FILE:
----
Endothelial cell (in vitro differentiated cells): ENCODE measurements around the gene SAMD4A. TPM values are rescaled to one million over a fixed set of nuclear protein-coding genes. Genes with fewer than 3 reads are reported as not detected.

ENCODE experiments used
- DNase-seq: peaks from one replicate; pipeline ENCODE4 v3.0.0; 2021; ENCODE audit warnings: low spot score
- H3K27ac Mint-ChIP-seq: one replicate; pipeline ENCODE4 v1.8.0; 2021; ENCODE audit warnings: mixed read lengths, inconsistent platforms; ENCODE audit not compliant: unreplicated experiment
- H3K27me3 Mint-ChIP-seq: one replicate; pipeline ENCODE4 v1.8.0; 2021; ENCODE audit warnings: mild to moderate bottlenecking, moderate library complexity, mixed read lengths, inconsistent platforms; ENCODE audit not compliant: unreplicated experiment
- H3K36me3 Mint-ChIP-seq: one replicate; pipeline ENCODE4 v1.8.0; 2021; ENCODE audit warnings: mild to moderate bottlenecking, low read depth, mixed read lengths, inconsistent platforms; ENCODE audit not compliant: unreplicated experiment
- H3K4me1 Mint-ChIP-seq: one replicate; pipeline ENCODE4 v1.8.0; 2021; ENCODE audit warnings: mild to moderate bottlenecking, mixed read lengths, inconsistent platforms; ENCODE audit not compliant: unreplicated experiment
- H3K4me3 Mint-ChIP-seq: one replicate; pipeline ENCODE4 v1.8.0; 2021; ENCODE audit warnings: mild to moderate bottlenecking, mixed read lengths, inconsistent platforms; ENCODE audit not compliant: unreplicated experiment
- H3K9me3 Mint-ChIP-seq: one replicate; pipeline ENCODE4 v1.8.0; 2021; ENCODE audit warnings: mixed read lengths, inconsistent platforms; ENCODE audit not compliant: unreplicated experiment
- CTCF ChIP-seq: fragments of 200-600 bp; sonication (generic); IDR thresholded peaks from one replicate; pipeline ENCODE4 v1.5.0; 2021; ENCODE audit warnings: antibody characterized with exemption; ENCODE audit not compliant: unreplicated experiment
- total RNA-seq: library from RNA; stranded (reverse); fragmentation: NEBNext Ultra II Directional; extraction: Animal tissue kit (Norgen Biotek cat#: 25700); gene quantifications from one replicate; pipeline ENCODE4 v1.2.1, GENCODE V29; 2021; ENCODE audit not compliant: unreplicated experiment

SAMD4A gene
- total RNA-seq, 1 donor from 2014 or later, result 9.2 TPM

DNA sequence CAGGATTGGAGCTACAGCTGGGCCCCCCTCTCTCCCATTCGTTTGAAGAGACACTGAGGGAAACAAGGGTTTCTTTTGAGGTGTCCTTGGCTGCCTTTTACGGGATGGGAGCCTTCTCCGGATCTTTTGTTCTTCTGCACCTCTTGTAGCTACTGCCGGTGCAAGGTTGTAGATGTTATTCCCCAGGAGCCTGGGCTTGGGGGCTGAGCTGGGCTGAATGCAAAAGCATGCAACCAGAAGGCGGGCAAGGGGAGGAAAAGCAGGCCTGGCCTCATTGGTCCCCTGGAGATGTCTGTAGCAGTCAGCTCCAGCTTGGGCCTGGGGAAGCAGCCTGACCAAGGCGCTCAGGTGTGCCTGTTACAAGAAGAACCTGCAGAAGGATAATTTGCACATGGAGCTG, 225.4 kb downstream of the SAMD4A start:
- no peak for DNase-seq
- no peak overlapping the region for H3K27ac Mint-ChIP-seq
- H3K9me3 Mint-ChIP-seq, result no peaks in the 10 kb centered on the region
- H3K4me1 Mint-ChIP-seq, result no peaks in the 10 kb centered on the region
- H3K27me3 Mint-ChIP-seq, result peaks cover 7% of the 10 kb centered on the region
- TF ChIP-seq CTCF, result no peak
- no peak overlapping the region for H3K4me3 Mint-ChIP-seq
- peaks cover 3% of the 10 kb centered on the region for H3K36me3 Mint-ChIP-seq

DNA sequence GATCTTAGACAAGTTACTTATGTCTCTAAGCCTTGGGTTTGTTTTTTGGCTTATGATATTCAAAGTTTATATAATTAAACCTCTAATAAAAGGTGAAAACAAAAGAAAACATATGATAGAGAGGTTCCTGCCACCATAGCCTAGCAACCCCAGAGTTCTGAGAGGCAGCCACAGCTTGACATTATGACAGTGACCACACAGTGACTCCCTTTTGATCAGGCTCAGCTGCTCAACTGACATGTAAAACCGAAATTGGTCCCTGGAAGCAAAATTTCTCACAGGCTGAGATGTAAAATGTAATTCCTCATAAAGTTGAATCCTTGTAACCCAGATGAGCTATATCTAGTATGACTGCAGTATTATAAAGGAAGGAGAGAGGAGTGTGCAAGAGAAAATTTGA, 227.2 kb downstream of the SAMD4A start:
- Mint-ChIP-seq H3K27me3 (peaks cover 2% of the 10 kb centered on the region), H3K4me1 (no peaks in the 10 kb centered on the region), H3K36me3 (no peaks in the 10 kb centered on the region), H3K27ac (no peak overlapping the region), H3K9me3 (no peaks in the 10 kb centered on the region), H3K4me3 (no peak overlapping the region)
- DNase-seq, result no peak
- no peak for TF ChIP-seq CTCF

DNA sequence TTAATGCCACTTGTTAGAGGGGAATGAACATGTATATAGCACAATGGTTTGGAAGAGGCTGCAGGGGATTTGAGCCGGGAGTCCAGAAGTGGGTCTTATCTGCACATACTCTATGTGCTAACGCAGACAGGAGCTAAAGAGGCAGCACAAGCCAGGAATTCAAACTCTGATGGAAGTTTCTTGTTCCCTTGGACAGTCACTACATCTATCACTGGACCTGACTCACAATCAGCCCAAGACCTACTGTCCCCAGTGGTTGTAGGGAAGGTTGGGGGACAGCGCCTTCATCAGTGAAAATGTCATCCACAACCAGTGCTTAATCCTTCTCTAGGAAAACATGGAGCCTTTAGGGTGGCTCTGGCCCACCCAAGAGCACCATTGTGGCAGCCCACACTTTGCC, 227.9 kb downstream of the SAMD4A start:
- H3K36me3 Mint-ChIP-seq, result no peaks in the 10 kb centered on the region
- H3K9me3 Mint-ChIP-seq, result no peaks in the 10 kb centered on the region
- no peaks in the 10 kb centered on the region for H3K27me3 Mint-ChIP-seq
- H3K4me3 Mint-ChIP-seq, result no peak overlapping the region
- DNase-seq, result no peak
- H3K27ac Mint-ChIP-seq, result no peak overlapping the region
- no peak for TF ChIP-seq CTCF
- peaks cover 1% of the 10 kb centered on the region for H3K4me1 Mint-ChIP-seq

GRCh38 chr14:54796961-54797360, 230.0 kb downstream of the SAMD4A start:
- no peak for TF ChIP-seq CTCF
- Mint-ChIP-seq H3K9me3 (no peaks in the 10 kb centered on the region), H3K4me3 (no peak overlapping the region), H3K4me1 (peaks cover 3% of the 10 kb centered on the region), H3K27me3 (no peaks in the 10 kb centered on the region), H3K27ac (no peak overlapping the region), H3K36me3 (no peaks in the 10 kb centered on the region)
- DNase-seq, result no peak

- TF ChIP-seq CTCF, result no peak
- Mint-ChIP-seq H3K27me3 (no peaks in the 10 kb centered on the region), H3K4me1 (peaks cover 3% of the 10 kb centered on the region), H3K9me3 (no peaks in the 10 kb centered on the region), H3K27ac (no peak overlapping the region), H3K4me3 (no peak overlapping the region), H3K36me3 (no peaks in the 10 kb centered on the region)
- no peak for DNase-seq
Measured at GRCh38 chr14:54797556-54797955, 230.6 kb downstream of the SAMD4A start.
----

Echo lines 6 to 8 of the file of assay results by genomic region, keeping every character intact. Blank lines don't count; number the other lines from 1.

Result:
- H3K36me3 Mint-ChIP-seq: one replicate; pipeline ENCODE4 v1.8.0; 2021; ENCODE audit warnings: mild to moderate bottlenecking, low read depth, mixed read lengths, inconsistent platforms; ENCODE audit not compliant: unreplicated experiment
- H3K4me1 Mint-ChIP-seq: one replicate; pipeline ENCODE4 v1.8.0; 2021; ENCODE audit warnings: mild to moderate bottlenecking, mixed read lengths, inconsistent platforms; ENCODE audit not compliant: unreplicated experiment
- H3K4me3 Mint-ChIP-seq: one replicate; pipeline ENCODE4 v1.8.0; 2021; ENCODE audit warnings: mild to moderate bottlenecking, mixed read lengths, inconsistent platforms; ENCODE audit not compliant: unreplicated experiment